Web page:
Chemical abundances of planetary nebulae from optical recombination lines - II. Abundances derived from collisionally excited lines and optical recombination lines
In Paper I, we presented spectrophotometric measurements of emissionlines from the ultraviolet (UV) to the far-infrared for 12 Galacticplanetary nebulae (PNe) and derived nebular thermal and densitystructures using a variety of plasma diagnostics. The measurements andplasma diagnostic results are used in the current paper to determineelemental abundances in these nebulae. Abundance analyses are carriedout using both strong collisionally excited lines (CELs) and weakoptical recombination lines (ORLs) from heavy element ions.Assuming electron temperatures and densities derived from HIrecombination spectra (line and continuum), we are able to determine theORL C abundance relative to hydrogen for all the PNe in our sample, Nand O abundances for 11 of them and Ne abundances for nine of them. Inall cases, ORL abundances are found to be systematically higher than thecorresponding values deduced from CELs. In NGC 40, the discrepancybetween the abundances derived from the two types of emission linereaches a factor of 17 for oxygen. For the other 10 PNe, thediscrepancies for oxygen vary from 1.6 to 3.1. In general, collisionallyexcited infrared fine-structure lines, which have excitation energiesless than 103 K and consequently emissivities that areinsensitive to electron temperature and temperature fluctuations, yieldionic abundances comparable to those derived from optical/UV CELs. For agiven nebula, the discrepancies between the ORL and CEL abundances areof similar magnitude for different elements. In other words, relativeabundance ratios such as C/O, N/O and Ne/O deduced from the traditionalmethod based on strong CELs are comparable to those yielded by ORLs, fora wide range of ORL to CEL oxygen abundance ratios, varying from nearunity to over a factor of 20.We have also determined ORL abundances relative to hydrogen for thethird-row element magnesium for 11 nebulae in our sample. In strongcontrast to the cases for second-row elements, Mg abundances derivedfrom the MgII 3d-4f λ4481 ORL are nearly constant for all the PNeanalysed so far and agree within the uncertainties with the solarphotospheric value.In accordance with results from previous studies, the ORL to CELabundance ratio is correlated with the difference between the electrontemperatures derived from the [OIII] forbidden-line ratio, on the onehand, and from the hydrogen recombination Balmer discontinuity, on theother. We find that the discrepancy between the ORL and CEL abundancesis correlated with nebular absolute diameter, surface brightness, theelectron density derived from [SII] CELs, and excitation class. Theresults confirm that the dichotomy of temperatures and heavy elementalabundances determined from the two types of emission line, which hasbeen widely observed in PNe, is a strong function of nebular evolution,as first pointed out by Garnett and Dinerstein.Our analyses show that temperature fluctuations and/or densityinhomogeneities are incapable of explaining the large discrepanciesbetween the heavy elemental abundances and electron temperaturesdetermined from the two types of emission line. Our analyses support thebi-abundance model of Liu et al., who have proposed that PNe containanother previously unseen component of ionized gas which, highlyenriched in heavy elements, has an electron temperature of<~103 K and emits strongly in recombination lines but notin CELs. Our determinations of low average emission temperatures fromthe observed line intensity ratios of HeI and OII ORLs lend furthersupport to this scenario.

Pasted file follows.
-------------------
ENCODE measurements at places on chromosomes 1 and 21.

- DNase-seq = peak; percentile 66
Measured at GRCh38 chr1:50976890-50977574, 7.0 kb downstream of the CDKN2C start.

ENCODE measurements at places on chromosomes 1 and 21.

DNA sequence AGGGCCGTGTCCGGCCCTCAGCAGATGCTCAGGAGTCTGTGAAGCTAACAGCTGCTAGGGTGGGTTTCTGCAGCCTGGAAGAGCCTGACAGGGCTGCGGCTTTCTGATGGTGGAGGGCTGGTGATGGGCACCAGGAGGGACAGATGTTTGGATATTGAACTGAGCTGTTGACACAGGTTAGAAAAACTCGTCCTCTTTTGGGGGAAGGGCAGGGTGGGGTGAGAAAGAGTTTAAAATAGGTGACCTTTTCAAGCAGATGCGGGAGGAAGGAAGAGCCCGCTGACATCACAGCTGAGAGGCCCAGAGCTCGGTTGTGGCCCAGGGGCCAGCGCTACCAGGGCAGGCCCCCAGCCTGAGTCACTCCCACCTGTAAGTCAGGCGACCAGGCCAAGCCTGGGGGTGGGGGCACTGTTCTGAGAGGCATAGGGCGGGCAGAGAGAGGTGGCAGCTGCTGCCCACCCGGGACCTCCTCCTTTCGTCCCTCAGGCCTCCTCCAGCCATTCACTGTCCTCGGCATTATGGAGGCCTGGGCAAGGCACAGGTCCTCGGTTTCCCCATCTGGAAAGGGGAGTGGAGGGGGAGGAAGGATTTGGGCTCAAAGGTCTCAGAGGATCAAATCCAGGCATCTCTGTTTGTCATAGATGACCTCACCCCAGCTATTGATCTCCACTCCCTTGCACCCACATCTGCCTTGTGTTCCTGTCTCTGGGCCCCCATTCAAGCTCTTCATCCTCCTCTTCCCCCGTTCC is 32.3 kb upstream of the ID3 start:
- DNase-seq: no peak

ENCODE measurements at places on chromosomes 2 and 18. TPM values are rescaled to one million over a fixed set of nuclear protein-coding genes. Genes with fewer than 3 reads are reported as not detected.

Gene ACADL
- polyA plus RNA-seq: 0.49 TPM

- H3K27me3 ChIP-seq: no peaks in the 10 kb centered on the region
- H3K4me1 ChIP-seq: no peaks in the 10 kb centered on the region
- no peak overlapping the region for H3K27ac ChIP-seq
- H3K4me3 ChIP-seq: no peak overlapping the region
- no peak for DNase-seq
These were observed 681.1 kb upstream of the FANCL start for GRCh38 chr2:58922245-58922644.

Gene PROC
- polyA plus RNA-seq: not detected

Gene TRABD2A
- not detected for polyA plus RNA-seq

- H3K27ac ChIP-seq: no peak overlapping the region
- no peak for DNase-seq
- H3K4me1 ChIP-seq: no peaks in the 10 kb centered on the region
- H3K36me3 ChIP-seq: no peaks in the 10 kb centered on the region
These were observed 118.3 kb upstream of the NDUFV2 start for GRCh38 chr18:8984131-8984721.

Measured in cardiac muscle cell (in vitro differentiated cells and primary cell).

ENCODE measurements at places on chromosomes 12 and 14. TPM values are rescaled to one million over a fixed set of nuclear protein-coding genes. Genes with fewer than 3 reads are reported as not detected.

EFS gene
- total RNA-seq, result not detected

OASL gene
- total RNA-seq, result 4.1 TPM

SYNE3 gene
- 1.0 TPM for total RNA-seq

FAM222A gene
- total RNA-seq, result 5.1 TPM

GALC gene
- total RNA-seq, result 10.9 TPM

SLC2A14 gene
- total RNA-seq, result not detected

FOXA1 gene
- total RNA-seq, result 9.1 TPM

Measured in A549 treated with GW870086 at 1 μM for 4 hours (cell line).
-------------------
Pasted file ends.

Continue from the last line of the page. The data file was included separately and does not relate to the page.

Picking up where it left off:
Chemical abundances of planetary nebulae from optical recombination lines - I. Observations and plasma diagnostics